Apart from Fat White Family’s disgusting back seat fiddle with indie rock, the form is currently in a state of rather bland stasis, content merely to make pretty sounds and shake its hair. It makes a refreshing change, as it always did, to hear musicians who clearly spend so much time considering and researching lyrics. History has been going for as long as love, and it’s a shame that more artists haven’t chosen to mine it for inspiration and words.

When it does happen, it tends to be in the musical outer reaches and often connected to soundtracks – see Simon Fisher Turner’s recent wonderful accompaniments to The Epic Of Everest and The Great White Silence, or his work with Derek Jarman’s queer history play, Edward II. Horns up for metal’s noble tradition of exploring histories mythic or real. There’s folk, of course, but that has become overly mired in nostalgia for an arcadian golden age that never existed anyway, the songs become sepia-tinged postcards from a forgotten age. (It’s surely a tragedy that even much of folk music’s more radical edge now feels nostalgic, and in the public imagination has been entirely co-opted by Mumford & Sons and their ilk, who twat around like gap year students volunteering on a reconstructed 19th century farm.) Darren Hayman’s records themed around the East Anglian witch trials are a notable exception, as is the odd record by Manic Street Preachers, who mine the past for political ends – "libraries gave us power", after all. These, however, are notable exceptions.

Perhaps songwriters’ fear of exploring the past comes in part because it’s so easy to do it badly. Why Public Service Broadcasting are top of the historical band pops and not I Like Trains is is quite beyond me. Their music – which so many have told me I would love – is an appalling hangover from late 90s graphic designer-beloved group Lemon Jelly, mixed with sputtering one cylinder kosmische and samples from obvious sources. Much as I love the film Night Mail, I don’t need to hear it atop flimsy electronica, a musical Keep Calm & Carry On poster for people who keep cupcakes in Bakelite containers, trite, twee, misty-eyed.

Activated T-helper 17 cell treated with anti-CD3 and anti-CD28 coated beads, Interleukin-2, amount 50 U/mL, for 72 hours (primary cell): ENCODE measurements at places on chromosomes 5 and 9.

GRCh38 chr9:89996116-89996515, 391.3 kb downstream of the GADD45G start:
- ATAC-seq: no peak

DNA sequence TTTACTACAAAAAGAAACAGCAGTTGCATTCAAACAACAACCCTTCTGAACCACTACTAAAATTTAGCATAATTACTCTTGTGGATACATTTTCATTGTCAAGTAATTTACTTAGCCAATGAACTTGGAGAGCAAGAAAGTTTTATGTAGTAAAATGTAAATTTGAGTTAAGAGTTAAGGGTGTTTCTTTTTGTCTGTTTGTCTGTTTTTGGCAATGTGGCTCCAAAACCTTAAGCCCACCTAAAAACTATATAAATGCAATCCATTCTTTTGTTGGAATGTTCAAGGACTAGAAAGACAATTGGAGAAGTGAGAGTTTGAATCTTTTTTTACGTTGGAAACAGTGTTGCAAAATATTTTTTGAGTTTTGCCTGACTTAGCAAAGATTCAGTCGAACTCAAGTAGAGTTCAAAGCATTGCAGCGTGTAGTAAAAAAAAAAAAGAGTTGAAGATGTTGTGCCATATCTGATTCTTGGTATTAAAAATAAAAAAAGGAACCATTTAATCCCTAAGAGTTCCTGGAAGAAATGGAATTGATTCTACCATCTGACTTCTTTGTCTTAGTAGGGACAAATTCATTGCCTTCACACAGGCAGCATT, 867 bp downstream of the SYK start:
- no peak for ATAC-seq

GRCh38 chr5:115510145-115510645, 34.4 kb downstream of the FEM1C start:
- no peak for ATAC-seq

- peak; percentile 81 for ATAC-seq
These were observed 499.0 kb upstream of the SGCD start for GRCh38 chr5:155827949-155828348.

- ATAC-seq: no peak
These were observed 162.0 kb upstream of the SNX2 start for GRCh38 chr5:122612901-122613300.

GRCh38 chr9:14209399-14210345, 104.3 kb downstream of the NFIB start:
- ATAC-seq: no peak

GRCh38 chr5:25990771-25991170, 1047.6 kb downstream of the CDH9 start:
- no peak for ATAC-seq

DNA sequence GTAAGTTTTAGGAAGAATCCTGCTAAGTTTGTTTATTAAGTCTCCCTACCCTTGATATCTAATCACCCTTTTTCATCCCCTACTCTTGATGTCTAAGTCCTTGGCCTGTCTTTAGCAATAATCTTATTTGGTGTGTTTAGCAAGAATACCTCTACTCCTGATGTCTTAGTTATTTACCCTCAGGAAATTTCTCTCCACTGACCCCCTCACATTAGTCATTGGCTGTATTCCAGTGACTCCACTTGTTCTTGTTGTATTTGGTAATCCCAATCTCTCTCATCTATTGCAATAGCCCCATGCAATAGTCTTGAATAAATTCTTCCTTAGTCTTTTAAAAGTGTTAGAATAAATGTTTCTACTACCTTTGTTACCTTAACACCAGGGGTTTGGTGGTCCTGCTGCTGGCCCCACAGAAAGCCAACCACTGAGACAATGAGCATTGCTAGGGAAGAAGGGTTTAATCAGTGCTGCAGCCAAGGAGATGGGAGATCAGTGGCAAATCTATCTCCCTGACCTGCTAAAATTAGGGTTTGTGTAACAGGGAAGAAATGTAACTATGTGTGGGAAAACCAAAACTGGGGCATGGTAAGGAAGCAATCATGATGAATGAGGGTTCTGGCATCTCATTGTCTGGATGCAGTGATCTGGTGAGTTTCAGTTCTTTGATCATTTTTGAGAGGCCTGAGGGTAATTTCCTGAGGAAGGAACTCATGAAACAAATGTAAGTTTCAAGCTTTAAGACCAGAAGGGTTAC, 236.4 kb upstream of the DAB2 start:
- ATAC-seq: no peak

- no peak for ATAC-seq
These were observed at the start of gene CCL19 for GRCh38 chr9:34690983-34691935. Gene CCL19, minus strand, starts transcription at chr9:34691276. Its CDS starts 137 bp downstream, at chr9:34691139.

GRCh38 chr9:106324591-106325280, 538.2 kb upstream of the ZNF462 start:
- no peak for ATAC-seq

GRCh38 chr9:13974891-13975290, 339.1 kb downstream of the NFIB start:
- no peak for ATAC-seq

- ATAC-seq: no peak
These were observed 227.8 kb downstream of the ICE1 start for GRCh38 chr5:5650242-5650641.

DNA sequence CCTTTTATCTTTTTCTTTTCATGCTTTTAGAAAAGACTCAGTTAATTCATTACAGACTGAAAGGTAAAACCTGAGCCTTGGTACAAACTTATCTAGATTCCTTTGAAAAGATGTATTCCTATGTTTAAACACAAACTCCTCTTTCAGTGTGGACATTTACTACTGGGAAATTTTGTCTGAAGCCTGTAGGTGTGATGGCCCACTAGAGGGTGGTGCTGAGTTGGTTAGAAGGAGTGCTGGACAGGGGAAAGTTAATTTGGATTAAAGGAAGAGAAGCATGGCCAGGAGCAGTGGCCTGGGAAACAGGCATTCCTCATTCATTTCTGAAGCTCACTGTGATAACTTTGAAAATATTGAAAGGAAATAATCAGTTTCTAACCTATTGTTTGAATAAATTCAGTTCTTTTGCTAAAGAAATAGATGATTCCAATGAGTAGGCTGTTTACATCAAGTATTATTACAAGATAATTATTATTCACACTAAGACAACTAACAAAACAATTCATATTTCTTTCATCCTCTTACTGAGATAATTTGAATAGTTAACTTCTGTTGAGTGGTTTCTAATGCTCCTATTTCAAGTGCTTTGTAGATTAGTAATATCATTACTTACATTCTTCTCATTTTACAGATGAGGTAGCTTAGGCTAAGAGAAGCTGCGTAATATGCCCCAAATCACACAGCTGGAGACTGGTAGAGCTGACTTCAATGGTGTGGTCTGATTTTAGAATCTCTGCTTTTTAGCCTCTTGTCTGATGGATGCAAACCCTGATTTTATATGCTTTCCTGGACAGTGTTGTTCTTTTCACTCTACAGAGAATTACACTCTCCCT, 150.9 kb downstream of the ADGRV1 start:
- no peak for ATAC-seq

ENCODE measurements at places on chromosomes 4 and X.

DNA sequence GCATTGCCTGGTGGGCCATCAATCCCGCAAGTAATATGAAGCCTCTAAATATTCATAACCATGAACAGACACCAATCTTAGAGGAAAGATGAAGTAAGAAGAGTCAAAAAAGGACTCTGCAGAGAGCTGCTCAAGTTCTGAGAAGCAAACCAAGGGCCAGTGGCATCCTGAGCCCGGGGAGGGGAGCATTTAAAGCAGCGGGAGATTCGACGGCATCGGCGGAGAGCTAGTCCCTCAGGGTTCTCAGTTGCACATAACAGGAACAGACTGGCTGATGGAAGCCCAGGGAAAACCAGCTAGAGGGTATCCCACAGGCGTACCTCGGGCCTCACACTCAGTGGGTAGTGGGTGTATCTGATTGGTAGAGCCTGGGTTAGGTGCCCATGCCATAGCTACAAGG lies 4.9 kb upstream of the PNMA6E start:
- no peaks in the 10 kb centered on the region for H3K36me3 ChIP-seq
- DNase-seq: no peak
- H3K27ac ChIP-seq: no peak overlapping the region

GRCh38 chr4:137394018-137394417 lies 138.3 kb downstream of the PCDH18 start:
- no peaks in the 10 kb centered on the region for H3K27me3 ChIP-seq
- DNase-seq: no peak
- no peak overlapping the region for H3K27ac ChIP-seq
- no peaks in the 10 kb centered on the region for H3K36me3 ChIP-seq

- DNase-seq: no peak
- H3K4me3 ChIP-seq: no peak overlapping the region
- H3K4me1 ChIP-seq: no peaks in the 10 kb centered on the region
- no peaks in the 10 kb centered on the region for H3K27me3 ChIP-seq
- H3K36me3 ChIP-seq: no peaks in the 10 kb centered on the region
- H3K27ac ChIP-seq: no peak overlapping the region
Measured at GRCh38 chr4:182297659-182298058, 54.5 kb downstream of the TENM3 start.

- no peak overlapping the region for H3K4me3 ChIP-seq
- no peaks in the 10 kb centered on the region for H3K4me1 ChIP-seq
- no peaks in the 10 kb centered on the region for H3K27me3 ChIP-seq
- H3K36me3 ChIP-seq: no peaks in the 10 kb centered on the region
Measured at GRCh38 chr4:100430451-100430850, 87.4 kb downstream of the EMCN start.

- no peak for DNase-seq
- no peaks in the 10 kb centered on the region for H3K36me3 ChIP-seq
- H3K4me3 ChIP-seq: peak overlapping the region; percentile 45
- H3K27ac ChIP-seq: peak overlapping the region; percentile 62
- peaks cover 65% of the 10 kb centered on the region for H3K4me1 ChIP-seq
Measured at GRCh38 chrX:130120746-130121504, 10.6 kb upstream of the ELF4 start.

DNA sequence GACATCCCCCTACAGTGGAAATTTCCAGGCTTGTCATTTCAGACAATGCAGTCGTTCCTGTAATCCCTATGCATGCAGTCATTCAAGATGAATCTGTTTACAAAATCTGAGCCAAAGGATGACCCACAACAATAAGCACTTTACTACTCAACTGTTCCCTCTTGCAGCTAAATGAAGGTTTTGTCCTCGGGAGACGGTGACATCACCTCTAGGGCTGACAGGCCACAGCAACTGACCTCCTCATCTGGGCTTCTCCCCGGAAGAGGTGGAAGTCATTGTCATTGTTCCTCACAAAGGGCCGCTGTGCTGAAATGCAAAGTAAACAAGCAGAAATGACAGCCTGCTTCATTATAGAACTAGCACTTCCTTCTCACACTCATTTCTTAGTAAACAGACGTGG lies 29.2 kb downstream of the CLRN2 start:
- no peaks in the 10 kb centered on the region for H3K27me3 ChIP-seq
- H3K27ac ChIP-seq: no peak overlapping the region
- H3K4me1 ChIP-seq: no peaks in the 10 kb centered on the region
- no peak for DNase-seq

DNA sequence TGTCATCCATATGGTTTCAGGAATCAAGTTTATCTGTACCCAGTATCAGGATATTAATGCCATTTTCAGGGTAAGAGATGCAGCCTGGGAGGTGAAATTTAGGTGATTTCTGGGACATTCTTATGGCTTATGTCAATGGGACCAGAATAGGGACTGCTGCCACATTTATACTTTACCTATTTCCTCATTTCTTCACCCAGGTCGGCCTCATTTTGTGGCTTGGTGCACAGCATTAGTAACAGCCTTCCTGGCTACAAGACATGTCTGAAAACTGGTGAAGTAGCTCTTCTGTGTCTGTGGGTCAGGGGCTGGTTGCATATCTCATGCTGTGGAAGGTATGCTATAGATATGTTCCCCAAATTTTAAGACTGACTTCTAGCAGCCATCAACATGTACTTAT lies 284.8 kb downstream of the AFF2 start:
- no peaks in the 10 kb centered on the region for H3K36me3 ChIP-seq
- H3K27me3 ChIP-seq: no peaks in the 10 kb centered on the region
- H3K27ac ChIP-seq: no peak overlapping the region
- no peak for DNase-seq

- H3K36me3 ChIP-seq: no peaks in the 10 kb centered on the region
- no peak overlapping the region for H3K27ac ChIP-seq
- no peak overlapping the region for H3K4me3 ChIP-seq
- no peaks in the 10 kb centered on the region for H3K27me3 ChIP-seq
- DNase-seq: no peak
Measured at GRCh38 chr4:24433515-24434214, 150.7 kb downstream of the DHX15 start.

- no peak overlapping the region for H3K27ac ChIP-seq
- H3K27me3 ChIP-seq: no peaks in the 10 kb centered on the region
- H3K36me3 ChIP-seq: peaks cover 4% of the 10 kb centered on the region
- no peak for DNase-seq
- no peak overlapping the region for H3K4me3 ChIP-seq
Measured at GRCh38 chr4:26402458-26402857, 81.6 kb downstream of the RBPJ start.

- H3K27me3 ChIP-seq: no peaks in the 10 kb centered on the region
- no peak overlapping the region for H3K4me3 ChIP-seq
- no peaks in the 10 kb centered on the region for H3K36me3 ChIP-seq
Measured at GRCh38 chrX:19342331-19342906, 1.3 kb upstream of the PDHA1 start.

The past was defined by chaos, error, passion, and I hear none of it there. I Like Trains and their fellow travellers British Sea Power, on the other hand, are perhaps too faithful to the cock-ups and catastrophe narrative of history to win acceptance among a wider audience, who look to a cosy version of the past to tell them that the future will turn out alright too. As British Sea Power sang on ‘Lately’, our relationship with the lives of our ancestors is simply far more complex than that – it’s not a place to merely wallow: "And you know how they say / The past is a foreign country / How can we go there / How can we go where we once went?" It’s more complicated and more dangerous, which is of course what in the end makes groups like BSP and I Like Trains, against the odds, so romantic.

For all their pomp and circumstance, I Like Trains are probably forever going to be limited to an audience largely of men with bookshelves that creak with non-fiction. Despite that – or perhaps because of it – I think there’s a place for them to, as one historical great put it when at his lowest ebb, "keep buggering on".